FAQ: Pruning Stems and Branches
FAQ: Pruning Stems and Branches
My caragana/lilac row is getting tall, spindly, and has a lot of dead branches. Can I prune the hedge to the ground and what time should I do it?
- Yes. Pruning of unruly older shelterbelts like caragana and lilac is recommended.
- Most shrubs can be successfully pruned to the ground with a chain saw during the dormant season. This is a severe form of pruning and it should only be done when the shrubs are dormant (no growth or leaves).
- Severe pruning (> 30% of the tree mass) during the growing season is not recommended – at this time the trees are actively growing, and severe pruning will put excessive stress on the tree and may lead to serious disease and insect problems or even death.
- When pruning, it is recommended that the cut be made as close to the ground as possible, otherwise, if it is cut any higher, the shrub will continue growth from the height where the cut was made and may end up with a “witches broom” effect.
- By cutting close to the ground, the row will regenerate right from the base with new shoots and will look much neater and more uniform.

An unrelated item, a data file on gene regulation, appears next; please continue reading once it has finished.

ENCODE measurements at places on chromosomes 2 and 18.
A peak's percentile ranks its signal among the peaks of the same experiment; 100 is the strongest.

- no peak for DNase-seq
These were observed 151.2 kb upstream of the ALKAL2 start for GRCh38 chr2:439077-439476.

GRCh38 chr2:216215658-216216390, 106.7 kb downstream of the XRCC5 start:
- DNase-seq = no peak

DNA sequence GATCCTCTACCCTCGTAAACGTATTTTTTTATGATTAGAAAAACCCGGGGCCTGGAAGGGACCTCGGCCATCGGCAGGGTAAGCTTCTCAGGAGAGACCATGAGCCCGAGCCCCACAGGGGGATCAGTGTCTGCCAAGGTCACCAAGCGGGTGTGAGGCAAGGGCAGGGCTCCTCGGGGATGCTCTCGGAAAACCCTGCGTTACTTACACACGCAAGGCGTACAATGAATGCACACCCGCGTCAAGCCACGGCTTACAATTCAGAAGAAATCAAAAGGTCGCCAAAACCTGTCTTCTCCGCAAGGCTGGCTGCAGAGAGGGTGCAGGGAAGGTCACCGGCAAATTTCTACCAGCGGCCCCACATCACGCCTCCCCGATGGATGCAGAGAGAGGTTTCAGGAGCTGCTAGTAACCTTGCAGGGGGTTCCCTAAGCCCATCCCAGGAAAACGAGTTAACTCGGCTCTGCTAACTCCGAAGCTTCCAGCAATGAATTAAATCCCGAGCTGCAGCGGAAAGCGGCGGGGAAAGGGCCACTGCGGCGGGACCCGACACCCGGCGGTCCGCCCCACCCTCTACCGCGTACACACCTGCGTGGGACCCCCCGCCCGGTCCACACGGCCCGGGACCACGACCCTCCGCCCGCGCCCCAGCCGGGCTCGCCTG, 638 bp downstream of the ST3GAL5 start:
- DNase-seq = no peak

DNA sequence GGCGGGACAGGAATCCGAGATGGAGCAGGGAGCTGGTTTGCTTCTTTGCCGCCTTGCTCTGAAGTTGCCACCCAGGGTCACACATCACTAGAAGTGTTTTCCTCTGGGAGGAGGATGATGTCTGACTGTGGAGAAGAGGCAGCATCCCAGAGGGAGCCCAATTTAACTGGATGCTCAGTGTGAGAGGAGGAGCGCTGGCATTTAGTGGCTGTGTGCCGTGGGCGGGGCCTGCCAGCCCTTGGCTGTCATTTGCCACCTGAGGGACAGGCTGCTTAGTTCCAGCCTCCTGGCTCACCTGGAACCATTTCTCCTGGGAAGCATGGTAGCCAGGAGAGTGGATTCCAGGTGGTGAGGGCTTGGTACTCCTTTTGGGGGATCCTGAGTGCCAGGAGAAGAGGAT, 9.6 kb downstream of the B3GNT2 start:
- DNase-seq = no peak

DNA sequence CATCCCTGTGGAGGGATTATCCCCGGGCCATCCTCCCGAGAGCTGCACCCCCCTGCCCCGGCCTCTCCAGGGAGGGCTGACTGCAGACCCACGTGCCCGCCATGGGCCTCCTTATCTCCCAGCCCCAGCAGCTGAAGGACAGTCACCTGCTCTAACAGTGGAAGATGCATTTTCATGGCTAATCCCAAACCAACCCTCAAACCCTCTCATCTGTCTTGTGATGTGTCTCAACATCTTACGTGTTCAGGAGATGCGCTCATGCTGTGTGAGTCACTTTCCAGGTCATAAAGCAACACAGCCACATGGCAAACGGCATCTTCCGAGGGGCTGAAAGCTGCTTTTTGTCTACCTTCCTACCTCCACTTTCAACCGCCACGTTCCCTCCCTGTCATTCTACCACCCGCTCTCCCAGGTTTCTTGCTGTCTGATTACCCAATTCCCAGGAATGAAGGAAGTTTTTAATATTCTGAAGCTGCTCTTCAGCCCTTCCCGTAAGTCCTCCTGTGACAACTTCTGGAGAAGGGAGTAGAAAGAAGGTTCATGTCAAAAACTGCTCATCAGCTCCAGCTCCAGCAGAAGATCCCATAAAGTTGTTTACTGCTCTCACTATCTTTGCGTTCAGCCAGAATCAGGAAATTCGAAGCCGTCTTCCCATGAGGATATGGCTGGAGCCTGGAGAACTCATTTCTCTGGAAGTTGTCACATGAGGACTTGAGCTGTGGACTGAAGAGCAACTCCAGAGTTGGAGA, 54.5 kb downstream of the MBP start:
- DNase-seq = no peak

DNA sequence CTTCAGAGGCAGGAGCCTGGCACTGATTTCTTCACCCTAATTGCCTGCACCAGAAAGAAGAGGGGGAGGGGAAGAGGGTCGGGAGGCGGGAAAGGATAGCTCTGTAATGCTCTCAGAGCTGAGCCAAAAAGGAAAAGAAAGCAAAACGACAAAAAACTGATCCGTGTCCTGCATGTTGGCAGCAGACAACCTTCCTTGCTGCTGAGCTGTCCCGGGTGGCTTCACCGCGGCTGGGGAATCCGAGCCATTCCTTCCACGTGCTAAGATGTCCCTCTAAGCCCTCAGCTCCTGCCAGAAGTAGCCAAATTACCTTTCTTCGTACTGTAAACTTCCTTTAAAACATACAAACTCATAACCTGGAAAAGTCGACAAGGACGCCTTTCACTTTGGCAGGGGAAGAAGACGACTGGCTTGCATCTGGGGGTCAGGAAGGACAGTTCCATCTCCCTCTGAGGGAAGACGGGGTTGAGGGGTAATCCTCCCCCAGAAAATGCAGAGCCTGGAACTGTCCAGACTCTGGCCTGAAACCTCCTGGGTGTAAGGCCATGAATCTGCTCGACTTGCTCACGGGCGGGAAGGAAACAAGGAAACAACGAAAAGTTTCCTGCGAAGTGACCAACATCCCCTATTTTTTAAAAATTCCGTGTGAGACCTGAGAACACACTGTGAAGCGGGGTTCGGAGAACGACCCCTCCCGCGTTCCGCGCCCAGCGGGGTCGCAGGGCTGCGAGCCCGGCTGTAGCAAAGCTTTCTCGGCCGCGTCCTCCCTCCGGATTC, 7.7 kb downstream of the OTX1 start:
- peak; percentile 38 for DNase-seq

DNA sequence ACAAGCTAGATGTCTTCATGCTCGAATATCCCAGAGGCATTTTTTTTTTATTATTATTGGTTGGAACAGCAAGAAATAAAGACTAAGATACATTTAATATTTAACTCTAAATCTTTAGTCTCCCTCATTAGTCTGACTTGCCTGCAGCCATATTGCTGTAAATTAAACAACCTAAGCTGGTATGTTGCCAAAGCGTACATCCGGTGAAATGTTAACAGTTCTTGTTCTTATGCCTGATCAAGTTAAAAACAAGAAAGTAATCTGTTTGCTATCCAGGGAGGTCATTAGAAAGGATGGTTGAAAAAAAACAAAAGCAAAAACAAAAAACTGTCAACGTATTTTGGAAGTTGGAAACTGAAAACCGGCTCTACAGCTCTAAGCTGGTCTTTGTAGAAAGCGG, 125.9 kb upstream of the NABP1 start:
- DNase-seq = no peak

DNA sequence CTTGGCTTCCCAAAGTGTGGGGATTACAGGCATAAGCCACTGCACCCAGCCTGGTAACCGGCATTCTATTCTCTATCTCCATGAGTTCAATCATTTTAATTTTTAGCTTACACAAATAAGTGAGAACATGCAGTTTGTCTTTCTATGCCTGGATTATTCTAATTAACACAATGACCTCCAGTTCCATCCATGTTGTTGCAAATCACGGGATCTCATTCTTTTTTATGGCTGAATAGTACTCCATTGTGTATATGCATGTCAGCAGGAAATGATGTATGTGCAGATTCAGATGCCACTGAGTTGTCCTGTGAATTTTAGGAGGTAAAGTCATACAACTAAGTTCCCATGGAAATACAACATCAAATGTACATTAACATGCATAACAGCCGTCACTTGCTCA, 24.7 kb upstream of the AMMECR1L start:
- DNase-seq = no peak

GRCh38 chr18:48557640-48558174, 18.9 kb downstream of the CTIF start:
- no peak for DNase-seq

- Since the plants in this row have a large, well established root system, they will regenerate quickly and may put on 1 to 1.5 metres growth in one season.
I have some poplars that are starting to show die-back at the top. Should I top/cut them back to rejuvenate them?
- No! This is a practice called pollarding (topping) and it is not recommended for mature, large trees.
- In pollarding, the tree stem is cut back to healthy wood well below the dead area. Pollarding will encourage succulent growth, called watersprouts, from the cut area.
- This undesirable growth will look like a ‘mushroom’ coming out of the top part of the tree at the cut. These water sprouts are spindly and unhealthy and the energy required for this type of growth will weaken the tree – thereby increasing the chances of insect and disease attacks.
- This practice will lead to the eventual decline of the tree. Pollarding is costly and does not increase the lifespan of the tree.
- Poplars are short lived in dry areas. In these locations, poplar may reach the end of their normal lifespan, and start showing signs of decline (top die-back), much quicker than in more favorable areas.
- In most cases, no. Recommended wound dressings can be applied when the diameter of the cut is more than 15 or 20 cm.
- When using wound dressings only use those that are made for and recommended for trees.